Increasing Internationalization

Thailand Malaysia Egypt UAE Bangladesh

Increasing geographic diversification

Sri Lanka China Australia Oman

Figure 4: Stages of Internationalization as per the UPSALLA model 2. OCF framework The OCF framework can be depicted using the table below: STAGES

I Domestic

II Foreign Domestic

Ownership ×

×

Control

×

×

Facilities

×

III Foreign Domestic

IV Foreign Domestic

× ×

Foreign ×

×

×

×

×

As per the OCF framework, the operations of company in various countries are in the following stages:

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International Business: Asian Paints Limited 2013 Stage 1

Stage 2

Indian Operations

Stage 3

Stage 4

Bahrain, Barbados,

Nepal, Solomon Islands,

Jamaica, Trinidad and

Tonga, Vanuatua,

Tobago, China,

Bangladesh, Oman

Malaysia, Myanmar, Singapore, Thailand, UAE, Australia

3. Functional Model The functional model explains the evolution of a global company: Stages

R&D

Engg.

Mfgr.

Mktg

Sales

Service

Export Direct sales

x

Mfgr. Co.

x

x

x

Full Co.

x

x

x

x

x

x

Global Co.

x

x

x

x

x

x

x= overseas market As of 2012, the company is in stage of full company in Caribbean region (Barbados, Jamaica, and Trinidad and Tobago), the Middle east region (Egypt, Bahrain, UAE, Oman), the South Asia region (China, Malaysia, Myanmar, Singapore, Thailand) and South Pacific region (Australia, Fiji, Tonga, Solomon Islands and Samoa). 4. Scale-Scope-Synergy Model The scale-scope-synergy model has three phases of operation: 1. Initial Entry 2. Local market Expansion 3. Global Rationalization 11 | P a g e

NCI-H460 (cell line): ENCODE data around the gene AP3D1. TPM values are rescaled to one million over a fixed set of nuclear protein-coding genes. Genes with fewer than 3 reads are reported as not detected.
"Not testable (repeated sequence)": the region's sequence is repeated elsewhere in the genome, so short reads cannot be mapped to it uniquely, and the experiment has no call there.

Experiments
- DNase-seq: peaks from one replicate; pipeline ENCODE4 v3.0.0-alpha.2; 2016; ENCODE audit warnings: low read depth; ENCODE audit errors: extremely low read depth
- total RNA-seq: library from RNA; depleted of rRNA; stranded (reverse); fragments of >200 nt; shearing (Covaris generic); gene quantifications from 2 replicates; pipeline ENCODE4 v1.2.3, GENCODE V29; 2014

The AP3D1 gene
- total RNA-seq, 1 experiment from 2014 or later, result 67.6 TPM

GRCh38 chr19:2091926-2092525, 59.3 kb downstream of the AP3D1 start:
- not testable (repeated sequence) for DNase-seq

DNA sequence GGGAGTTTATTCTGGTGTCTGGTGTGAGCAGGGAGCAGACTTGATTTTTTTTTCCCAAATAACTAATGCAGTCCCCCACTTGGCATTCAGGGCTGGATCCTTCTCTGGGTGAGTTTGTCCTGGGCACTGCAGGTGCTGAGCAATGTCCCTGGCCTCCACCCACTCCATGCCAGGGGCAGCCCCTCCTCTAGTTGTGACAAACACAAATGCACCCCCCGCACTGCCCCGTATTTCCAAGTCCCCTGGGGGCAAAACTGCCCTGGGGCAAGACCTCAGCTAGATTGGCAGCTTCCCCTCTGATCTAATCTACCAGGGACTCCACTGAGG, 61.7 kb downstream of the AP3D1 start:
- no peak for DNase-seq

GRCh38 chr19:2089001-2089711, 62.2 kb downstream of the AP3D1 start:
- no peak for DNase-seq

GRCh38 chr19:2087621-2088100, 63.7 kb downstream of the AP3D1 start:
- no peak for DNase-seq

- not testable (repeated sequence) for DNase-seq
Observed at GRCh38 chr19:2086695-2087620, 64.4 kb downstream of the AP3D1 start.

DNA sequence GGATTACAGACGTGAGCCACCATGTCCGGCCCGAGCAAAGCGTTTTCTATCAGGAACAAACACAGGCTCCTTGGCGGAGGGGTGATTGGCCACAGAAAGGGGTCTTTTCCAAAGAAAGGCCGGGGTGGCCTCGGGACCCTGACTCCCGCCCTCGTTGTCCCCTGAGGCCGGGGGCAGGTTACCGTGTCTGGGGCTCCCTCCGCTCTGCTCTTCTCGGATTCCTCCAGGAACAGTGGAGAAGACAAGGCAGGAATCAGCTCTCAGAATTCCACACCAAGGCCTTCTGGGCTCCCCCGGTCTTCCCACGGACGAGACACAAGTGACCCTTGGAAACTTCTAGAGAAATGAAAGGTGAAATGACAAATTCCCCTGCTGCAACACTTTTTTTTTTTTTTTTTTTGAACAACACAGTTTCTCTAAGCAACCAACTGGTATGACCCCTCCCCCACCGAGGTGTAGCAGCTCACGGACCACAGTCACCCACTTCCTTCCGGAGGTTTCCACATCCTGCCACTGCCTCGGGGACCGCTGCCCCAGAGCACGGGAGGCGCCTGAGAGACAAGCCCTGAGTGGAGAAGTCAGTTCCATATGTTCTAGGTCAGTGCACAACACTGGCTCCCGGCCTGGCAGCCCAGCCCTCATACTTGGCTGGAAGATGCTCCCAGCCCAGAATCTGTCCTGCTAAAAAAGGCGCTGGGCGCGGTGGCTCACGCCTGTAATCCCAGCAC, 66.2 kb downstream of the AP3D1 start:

International Business: Asian Paints Limited 2013 The structure of Asian Paints was such designed to leverage expertise at the global level, synergize operations at the regional level and empower decisions at the local level. To leverage expertise at the global level pertains to branding, material sourcing, business generation, new product development, and risk and talent management. Such areas require a common agenda which cuts across all subsidiaries. Synergies are sought at the regional level by deploying resources such as technology, logistics, marketing and HR. These resources should be region specific with similar characteristics across markets in a region. At local level, the decisions pertaining to execution in particular should be de centralized. The purpose is to ensure that decisions taken at the local level is consistent with local needs. 3.0 Impact of recent financial meltdown and the continuing recession/ slowdown in some developed countries on the global expansion plans: